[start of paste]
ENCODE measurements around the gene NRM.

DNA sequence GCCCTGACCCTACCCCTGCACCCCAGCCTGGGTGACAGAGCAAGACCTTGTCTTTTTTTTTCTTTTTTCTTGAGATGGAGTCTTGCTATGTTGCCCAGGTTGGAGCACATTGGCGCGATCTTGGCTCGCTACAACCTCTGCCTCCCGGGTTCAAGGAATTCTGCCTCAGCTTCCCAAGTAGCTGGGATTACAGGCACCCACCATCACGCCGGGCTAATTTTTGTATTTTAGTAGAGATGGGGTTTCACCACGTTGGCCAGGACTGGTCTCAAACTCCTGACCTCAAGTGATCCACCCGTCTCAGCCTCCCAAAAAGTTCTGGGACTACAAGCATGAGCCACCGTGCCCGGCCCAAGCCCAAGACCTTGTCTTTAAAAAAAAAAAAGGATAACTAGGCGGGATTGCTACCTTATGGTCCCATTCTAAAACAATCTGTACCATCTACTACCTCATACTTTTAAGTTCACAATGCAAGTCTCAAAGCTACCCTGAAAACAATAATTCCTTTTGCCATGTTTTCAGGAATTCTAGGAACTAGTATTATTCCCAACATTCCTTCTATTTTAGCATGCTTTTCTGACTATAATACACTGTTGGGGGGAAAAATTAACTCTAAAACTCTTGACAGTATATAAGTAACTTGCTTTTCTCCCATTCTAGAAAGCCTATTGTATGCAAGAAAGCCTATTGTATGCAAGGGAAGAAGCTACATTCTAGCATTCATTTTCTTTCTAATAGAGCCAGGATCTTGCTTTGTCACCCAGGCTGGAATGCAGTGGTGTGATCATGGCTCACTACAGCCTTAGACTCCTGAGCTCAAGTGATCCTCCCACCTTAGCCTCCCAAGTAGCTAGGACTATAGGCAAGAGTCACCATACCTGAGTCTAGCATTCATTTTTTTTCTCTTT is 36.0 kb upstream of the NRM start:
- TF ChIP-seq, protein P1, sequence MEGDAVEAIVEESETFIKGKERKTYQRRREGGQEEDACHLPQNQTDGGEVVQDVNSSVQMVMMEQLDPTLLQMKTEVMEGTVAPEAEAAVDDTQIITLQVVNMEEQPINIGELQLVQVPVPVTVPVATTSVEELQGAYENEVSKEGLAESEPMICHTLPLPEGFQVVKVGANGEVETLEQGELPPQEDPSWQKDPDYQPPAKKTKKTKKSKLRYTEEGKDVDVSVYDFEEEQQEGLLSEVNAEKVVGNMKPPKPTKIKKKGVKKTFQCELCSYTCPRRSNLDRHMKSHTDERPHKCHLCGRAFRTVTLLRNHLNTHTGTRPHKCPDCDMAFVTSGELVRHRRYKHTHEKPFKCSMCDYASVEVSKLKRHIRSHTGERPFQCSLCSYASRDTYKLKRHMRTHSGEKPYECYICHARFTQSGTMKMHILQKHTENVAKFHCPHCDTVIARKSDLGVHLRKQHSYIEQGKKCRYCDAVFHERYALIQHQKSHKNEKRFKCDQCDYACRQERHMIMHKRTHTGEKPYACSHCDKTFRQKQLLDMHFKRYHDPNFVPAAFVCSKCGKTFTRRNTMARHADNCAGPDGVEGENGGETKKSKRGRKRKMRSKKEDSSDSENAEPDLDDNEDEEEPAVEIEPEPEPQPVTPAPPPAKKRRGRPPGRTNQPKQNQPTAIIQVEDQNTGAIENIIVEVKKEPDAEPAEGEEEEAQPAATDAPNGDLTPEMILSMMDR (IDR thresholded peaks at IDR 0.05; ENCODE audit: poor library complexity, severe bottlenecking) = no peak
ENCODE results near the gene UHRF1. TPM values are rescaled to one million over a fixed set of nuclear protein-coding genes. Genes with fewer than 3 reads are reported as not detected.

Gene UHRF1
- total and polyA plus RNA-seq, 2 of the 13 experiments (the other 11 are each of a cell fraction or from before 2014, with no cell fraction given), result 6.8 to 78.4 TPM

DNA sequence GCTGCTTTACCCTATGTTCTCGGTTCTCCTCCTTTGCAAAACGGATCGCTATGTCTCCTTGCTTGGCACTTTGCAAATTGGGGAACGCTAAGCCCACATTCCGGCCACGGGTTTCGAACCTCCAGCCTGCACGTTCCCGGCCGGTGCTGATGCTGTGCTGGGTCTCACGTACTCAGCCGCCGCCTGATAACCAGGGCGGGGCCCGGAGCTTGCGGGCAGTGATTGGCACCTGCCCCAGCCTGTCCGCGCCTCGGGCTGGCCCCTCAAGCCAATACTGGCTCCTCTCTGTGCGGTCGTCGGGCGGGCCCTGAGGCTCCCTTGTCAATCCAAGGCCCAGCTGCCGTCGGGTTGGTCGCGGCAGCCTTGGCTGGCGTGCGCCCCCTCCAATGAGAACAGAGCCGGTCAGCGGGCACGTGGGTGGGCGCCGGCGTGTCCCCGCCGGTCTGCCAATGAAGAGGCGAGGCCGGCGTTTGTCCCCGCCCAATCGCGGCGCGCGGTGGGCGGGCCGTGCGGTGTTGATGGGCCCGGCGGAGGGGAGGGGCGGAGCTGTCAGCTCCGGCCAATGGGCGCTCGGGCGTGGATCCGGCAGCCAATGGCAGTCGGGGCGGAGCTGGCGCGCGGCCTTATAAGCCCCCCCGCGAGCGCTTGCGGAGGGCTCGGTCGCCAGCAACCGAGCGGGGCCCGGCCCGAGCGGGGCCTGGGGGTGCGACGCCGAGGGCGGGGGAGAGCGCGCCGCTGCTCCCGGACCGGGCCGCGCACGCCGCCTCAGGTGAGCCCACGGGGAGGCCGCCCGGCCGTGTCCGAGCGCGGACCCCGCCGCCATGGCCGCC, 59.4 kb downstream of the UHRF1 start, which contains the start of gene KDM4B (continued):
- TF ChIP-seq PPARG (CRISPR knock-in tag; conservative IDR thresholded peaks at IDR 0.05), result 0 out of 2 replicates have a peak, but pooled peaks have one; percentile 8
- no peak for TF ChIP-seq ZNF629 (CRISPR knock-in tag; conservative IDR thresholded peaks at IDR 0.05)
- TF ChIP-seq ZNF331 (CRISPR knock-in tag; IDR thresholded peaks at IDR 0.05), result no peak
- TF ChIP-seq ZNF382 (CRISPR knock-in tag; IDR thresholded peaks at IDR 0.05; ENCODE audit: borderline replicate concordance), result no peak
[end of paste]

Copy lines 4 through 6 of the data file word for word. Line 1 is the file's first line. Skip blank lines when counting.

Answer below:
ENCODE results near the gene UHRF1. TPM values are rescaled to one million over a fixed set of nuclear protein-coding genes. Genes with fewer than 3 reads are reported as not detected.

Gene UHRF1
- total and polyA plus RNA-seq, 2 of the 13 experiments (the other 11 are each of a cell fraction or from before 2014, with no cell fraction given), result 6.8 to 78.4 TPM